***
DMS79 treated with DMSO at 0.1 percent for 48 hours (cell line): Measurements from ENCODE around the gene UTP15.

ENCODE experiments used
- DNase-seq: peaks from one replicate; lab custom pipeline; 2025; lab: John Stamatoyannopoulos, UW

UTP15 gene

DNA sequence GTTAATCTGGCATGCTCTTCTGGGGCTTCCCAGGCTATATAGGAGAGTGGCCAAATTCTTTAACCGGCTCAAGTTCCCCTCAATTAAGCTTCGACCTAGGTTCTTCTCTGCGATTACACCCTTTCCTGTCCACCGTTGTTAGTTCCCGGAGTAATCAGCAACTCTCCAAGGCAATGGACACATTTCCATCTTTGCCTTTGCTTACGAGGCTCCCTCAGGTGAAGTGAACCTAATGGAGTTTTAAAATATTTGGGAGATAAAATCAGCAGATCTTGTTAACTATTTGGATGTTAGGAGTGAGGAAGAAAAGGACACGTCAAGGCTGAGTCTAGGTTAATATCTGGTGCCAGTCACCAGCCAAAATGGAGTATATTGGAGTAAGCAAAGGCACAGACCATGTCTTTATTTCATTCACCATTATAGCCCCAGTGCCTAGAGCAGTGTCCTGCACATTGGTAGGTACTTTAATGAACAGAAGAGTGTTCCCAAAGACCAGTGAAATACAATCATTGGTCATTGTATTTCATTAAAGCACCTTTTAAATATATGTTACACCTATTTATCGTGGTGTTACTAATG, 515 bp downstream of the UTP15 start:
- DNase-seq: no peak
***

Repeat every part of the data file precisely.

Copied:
DMS79 treated with DMSO at 0.1 percent for 48 hours (cell line): Measurements from ENCODE around the gene UTP15.

ENCODE experiments used
- DNase-seq: peaks from one replicate; lab custom pipeline; 2025; lab: John Stamatoyannopoulos, UW

UTP15 gene

DNA sequence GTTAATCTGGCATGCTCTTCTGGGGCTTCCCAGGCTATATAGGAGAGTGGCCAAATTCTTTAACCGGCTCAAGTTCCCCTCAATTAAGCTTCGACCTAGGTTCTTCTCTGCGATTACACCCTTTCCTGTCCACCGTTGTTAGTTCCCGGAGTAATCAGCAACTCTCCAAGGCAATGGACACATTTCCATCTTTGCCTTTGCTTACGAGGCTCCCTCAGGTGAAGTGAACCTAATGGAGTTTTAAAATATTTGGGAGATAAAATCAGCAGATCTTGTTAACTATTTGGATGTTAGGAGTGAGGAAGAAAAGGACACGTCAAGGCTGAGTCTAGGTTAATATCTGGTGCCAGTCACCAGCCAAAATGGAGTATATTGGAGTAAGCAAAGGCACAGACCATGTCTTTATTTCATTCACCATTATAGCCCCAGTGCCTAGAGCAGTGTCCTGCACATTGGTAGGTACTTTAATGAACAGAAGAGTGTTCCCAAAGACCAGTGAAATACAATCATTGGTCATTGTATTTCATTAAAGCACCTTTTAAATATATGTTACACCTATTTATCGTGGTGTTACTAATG, 515 bp downstream of the UTP15 start:
- DNase-seq: no peak